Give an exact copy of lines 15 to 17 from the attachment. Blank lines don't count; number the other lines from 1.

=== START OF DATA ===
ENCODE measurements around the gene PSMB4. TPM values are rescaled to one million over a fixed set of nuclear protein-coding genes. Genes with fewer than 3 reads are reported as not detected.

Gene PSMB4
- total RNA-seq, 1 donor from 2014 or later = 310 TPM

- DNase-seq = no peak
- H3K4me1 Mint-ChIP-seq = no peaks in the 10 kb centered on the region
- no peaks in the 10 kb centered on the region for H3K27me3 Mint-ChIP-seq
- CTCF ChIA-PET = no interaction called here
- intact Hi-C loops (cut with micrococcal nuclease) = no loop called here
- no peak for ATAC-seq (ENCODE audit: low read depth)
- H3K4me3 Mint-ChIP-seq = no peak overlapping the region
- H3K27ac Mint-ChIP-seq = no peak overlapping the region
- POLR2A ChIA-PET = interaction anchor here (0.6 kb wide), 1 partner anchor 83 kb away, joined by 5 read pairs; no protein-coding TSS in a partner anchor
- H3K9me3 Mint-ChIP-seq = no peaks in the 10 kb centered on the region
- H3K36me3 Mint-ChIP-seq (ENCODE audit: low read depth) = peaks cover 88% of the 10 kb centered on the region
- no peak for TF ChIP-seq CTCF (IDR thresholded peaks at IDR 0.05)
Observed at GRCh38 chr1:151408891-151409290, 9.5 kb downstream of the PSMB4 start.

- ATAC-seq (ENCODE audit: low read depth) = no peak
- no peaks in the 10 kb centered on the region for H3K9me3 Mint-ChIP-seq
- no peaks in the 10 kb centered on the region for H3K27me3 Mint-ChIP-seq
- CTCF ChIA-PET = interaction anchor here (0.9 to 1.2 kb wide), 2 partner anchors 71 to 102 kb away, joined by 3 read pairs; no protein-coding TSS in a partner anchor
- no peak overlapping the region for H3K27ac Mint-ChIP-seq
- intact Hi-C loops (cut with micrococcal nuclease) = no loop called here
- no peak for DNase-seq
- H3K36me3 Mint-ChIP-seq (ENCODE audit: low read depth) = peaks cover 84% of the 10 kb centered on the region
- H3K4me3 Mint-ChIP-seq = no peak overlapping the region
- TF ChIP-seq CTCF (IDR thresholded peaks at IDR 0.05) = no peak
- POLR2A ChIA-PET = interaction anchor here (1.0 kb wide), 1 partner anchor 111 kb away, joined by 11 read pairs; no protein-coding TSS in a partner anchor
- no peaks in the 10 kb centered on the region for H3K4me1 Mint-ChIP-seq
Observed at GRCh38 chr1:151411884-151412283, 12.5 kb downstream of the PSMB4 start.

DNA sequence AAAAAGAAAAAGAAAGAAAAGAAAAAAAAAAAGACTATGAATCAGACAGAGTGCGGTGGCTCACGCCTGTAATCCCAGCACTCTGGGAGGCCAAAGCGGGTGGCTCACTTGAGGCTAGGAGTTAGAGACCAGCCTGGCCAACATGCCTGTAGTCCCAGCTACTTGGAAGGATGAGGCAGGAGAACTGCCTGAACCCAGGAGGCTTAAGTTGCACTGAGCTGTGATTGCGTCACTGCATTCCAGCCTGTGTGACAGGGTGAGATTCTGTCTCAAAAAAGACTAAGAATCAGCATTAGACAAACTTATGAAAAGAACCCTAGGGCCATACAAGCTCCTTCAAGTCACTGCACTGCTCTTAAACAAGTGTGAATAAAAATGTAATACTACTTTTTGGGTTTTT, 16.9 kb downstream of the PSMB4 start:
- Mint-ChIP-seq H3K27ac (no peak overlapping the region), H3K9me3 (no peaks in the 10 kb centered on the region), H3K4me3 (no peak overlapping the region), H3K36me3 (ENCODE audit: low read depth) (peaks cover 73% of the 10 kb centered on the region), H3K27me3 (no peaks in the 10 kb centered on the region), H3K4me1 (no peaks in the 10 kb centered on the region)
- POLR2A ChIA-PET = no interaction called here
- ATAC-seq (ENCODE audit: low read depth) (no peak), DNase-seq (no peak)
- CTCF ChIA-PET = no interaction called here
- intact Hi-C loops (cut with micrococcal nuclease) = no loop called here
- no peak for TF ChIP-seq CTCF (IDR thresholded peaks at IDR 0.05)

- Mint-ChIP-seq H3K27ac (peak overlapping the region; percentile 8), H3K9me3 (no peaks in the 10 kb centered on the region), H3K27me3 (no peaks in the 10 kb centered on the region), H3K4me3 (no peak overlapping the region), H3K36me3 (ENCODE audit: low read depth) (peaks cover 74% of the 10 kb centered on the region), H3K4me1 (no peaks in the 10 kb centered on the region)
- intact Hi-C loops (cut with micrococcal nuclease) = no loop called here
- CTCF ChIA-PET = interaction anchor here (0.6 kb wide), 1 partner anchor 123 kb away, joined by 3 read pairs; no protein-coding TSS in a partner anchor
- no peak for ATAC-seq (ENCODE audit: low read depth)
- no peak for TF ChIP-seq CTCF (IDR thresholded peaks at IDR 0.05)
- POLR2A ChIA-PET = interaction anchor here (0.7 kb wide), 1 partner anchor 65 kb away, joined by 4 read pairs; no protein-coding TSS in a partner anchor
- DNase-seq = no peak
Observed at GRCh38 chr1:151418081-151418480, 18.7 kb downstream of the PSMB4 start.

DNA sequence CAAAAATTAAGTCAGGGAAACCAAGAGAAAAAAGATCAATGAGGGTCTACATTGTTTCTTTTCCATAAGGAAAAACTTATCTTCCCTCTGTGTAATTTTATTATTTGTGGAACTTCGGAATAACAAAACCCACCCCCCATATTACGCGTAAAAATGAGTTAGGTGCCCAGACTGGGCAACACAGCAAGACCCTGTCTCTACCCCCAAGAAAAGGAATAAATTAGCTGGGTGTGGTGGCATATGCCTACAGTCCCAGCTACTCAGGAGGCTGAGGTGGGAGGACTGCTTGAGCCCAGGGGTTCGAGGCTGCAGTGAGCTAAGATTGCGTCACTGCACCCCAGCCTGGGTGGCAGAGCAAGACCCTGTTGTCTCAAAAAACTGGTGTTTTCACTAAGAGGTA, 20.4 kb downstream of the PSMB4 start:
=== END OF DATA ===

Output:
- no peak for TF ChIP-seq CTCF (IDR thresholded peaks at IDR 0.05)
Observed at GRCh38 chr1:151408891-151409290, 9.5 kb downstream of the PSMB4 start.

- ATAC-seq (ENCODE audit: low read depth) = no peak